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I can't seem to find a way to format bindings in WPF using an IFormatProvider. Currently I've a property on my data source:

public int PersonNumber { get; set; }

This property is bound to a Label in XAML:

<Label Content="{Binding Path=PersonNumber}" />

As you can see it's a number, but should be formatted like 0000.00.000. Currently we use a separate IFormatProvider for such things in our old WinForms application.


  • Is formatting like this possible in WPF?
    • If yes, our preferred way is to still use an IFormatProvider, also possible?
    • If no, what is a good alternative?

Thanks in advance!

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4 Answers 4

up vote 4 down vote accepted

You're looking for the ContentStringFormat property, which is on all ContentControl descendants including Label.

<Label Content="{Binding PersonNumber}" ContentStringFormat="000" />

I'm not sure whether WPF's formatting can make use of an IFormatProvider, though.

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You can use the property StringFormat of Binding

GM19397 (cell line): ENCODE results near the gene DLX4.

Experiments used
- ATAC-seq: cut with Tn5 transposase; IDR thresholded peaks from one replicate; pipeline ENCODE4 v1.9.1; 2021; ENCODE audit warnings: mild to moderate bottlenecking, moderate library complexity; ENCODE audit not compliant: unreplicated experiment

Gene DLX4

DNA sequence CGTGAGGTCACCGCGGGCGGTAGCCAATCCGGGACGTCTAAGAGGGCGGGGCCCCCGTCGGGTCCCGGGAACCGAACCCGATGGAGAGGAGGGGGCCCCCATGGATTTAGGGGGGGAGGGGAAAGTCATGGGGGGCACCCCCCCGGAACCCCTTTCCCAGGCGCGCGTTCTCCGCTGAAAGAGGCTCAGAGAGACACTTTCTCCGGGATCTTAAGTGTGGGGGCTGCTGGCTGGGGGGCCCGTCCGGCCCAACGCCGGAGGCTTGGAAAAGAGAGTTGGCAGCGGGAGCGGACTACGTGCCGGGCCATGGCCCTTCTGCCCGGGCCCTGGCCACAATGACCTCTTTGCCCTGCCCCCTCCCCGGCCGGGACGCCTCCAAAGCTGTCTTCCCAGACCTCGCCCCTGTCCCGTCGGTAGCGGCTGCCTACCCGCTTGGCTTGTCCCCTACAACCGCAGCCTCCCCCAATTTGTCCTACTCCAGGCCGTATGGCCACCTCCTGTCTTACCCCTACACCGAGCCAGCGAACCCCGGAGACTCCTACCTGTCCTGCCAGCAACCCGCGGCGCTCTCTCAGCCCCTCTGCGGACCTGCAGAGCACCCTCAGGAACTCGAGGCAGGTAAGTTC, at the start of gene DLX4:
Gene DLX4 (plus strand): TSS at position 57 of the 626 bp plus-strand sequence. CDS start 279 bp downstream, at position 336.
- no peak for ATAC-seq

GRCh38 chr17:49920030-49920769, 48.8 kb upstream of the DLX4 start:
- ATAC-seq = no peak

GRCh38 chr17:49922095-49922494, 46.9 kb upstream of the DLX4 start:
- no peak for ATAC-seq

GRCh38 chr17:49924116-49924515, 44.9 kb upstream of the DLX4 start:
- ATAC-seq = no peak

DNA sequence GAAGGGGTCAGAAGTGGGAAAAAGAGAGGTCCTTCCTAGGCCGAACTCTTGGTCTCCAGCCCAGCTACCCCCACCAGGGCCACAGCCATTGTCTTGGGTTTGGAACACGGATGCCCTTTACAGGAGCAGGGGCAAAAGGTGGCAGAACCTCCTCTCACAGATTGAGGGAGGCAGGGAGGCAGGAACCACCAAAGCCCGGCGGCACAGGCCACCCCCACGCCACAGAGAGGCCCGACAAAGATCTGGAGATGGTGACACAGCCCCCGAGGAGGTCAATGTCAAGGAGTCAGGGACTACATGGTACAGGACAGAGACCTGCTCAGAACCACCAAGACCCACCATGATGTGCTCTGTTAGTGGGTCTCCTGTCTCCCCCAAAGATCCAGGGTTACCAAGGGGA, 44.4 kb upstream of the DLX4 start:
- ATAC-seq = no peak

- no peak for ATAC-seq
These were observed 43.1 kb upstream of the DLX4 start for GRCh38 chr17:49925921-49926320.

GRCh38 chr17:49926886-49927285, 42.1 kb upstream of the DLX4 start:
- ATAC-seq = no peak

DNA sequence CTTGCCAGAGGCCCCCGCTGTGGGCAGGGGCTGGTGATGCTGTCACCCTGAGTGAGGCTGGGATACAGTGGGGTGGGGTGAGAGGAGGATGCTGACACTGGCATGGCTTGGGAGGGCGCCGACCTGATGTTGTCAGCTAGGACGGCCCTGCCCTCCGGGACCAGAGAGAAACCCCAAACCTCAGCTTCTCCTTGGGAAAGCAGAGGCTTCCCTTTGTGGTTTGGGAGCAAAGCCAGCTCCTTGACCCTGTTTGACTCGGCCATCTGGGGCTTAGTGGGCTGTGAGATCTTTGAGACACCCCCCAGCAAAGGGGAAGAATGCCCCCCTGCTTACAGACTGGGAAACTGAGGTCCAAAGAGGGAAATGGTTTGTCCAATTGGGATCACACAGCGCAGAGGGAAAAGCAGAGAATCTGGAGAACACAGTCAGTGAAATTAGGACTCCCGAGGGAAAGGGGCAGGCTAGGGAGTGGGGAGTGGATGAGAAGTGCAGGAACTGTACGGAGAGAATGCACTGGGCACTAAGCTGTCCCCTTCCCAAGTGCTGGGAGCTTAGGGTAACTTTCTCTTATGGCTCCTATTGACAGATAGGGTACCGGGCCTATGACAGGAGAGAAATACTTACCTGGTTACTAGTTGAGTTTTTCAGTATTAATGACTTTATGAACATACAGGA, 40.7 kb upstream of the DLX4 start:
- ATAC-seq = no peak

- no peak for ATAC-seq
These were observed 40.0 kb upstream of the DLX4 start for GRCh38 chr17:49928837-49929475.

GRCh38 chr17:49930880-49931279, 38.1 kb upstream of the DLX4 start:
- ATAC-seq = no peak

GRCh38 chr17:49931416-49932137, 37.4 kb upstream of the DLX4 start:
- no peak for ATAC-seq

Nice example: http://blogs.msdn.com/b/mikehillberg/archive/2008/05/29/trying-out-binding-stringformat.aspx

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Also with IFormatProviders? –  Herman Cordes Aug 3 '11 at 9:57
Note that Binding.StringFormat doesn't work with Label.Content. It only works with string properties, like TextBlock.Text. –  Matt Hamilton Aug 3 '11 at 9:59
@Monty: Sorry, I don't know that for sure. –  Stephan Bauer Aug 3 '11 at 10:17
@Matt: Thanks, I wasn't aware of this limitation. –  Stephan Bauer Aug 3 '11 at 10:17

In addition to the posted answers, there's always available the converter way.

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That's true. Seemed as a big detour for such a simple operation. –  Herman Cordes Aug 3 '11 at 10:06
Oh, well maybe. The converter is the most general way: it solves almost any situation. However there are some simplifications where a converter is just a "big detour". –  Mario Vernari Aug 3 '11 at 10:38

And to be complete, you could just add a String property to your ViewModel to get full control in C#:

public int PersonNumber { get; set; }
public string PersonNumberText { get { return ... } }
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viewmodels rules ;) –  blindmeis Aug 3 '11 at 11:47
In my case it's a DomainModel object wrapped in an ObservableCollection in the ViewModel. Understand your point to create an extra property in the ViewModel, but not sure I'm willing to do that in the DomainModel. –  Herman Cordes Aug 8 '11 at 6:49

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